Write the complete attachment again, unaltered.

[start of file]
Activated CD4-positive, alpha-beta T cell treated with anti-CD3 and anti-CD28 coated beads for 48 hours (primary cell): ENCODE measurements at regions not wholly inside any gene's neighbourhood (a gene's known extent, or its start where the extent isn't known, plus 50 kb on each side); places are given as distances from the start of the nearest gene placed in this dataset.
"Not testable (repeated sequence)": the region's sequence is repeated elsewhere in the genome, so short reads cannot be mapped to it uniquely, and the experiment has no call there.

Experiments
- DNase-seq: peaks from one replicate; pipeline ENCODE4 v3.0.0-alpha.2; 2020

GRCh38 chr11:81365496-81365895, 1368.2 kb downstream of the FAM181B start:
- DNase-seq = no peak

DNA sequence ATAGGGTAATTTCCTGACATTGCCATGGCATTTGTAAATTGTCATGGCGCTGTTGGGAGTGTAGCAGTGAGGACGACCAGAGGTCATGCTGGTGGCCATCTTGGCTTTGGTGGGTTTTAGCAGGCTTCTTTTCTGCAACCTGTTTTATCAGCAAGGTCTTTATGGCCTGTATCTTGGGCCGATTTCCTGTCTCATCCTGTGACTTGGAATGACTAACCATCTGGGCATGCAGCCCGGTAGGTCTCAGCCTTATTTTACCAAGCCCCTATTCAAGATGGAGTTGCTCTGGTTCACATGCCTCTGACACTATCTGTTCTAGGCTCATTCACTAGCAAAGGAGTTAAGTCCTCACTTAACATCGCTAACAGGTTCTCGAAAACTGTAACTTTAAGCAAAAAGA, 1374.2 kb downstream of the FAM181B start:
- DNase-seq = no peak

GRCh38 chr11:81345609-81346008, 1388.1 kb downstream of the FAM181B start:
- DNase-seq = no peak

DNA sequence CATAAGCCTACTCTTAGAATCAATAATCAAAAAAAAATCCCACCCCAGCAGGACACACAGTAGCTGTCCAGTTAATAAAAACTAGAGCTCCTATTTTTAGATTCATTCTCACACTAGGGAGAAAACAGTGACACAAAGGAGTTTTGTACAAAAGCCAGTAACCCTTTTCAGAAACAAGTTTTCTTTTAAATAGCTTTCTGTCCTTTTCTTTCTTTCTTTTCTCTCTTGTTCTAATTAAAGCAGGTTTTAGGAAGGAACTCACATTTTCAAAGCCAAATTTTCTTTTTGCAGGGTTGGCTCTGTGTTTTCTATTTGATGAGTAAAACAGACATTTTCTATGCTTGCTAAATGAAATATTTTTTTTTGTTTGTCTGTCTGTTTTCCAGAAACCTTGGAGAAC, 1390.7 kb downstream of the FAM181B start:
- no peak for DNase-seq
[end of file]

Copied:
Activated CD4-positive, alpha-beta T cell treated with anti-CD3 and anti-CD28 coated beads for 48 hours (primary cell): ENCODE measurements at regions not wholly inside any gene's neighbourhood (a gene's known extent, or its start where the extent isn't known, plus 50 kb on each side); places are given as distances from the start of the nearest gene placed in this dataset.
"Not testable (repeated sequence)": the region's sequence is repeated elsewhere in the genome, so short reads cannot be mapped to it uniquely, and the experiment has no call there.

Experiments
- DNase-seq: peaks from one replicate; pipeline ENCODE4 v3.0.0-alpha.2; 2020

GRCh38 chr11:81365496-81365895, 1368.2 kb downstream of the FAM181B start:
- DNase-seq = no peak

DNA sequence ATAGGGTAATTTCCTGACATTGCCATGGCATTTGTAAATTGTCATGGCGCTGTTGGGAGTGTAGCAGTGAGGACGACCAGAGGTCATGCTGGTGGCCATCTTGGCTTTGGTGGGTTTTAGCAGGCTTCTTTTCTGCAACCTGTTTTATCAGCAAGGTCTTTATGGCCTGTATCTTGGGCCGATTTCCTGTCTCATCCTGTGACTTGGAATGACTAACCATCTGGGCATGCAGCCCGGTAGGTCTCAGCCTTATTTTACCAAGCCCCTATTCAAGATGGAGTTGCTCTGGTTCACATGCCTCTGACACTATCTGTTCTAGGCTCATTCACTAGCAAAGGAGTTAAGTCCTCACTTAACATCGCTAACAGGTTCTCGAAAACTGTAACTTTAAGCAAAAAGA, 1374.2 kb downstream of the FAM181B start:
- DNase-seq = no peak

GRCh38 chr11:81345609-81346008, 1388.1 kb downstream of the FAM181B start:
- DNase-seq = no peak

DNA sequence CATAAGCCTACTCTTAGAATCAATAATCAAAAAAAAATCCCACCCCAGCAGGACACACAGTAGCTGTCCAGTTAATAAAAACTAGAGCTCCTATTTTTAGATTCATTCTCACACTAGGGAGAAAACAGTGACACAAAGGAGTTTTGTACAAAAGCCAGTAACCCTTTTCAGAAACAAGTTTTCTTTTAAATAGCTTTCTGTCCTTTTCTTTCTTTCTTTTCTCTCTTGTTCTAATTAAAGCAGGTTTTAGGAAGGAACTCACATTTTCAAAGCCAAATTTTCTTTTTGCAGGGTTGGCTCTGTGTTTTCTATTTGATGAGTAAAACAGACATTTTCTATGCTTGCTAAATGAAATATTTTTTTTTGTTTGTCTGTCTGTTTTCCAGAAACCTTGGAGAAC, 1390.7 kb downstream of the FAM181B start:
- no peak for DNase-seq